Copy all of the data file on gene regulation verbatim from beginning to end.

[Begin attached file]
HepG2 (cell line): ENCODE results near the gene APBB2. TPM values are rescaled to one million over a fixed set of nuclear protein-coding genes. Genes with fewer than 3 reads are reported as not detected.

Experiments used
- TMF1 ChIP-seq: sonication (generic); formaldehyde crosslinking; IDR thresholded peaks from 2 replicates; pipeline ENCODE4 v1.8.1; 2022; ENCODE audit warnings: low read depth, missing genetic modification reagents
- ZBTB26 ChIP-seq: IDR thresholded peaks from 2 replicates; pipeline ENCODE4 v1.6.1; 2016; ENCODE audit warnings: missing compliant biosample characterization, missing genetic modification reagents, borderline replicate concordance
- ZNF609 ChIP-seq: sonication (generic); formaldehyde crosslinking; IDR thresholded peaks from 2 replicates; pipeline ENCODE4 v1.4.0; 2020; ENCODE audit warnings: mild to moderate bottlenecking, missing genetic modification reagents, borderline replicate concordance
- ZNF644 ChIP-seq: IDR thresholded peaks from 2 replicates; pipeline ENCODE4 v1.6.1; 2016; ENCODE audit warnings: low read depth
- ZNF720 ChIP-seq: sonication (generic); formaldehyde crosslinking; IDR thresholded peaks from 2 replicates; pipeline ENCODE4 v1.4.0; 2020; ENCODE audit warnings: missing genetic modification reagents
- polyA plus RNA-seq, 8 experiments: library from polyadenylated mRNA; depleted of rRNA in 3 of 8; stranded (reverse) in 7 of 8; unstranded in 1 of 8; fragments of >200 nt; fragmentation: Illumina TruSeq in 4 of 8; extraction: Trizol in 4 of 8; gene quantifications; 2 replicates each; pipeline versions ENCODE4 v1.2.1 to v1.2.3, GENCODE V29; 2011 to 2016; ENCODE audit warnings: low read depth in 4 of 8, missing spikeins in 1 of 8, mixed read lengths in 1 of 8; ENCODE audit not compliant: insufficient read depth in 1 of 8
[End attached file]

HepG2 (cell line): ENCODE results near the gene APBB2. TPM values are rescaled to one million over a fixed set of nuclear protein-coding genes. Genes with fewer than 3 reads are reported as not detected.

Experiments used
- TMF1 ChIP-seq: sonication (generic); formaldehyde crosslinking; IDR thresholded peaks from 2 replicates; pipeline ENCODE4 v1.8.1; 2022; ENCODE audit warnings: low read depth, missing genetic modification reagents
- ZBTB26 ChIP-seq: IDR thresholded peaks from 2 replicates; pipeline ENCODE4 v1.6.1; 2016; ENCODE audit warnings: missing compliant biosample characterization, missing genetic modification reagents, borderline replicate concordance
- ZNF609 ChIP-seq: sonication (generic); formaldehyde crosslinking; IDR thresholded peaks from 2 replicates; pipeline ENCODE4 v1.4.0; 2020; ENCODE audit warnings: mild to moderate bottlenecking, missing genetic modification reagents, borderline replicate concordance
- ZNF644 ChIP-seq: IDR thresholded peaks from 2 replicates; pipeline ENCODE4 v1.6.1; 2016; ENCODE audit warnings: low read depth
- ZNF720 ChIP-seq: sonication (generic); formaldehyde crosslinking; IDR thresholded peaks from 2 replicates; pipeline ENCODE4 v1.4.0; 2020; ENCODE audit warnings: missing genetic modification reagents
- polyA plus RNA-seq, 8 experiments: library from polyadenylated mRNA; depleted of rRNA in 3 of 8; stranded (reverse) in 7 of 8; unstranded in 1 of 8; fragments of >200 nt; fragmentation: Illumina TruSeq in 4 of 8; extraction: Trizol in 4 of 8; gene quantifications; 2 replicates each; pipeline versions ENCODE4 v1.2.1 to v1.2.3, GENCODE V29; 2011 to 2016; ENCODE audit warnings: low read depth in 4 of 8, missing spikeins in 1 of 8, mixed read lengths in 1 of 8; ENCODE audit not compliant: insufficient read depth in 1 of 8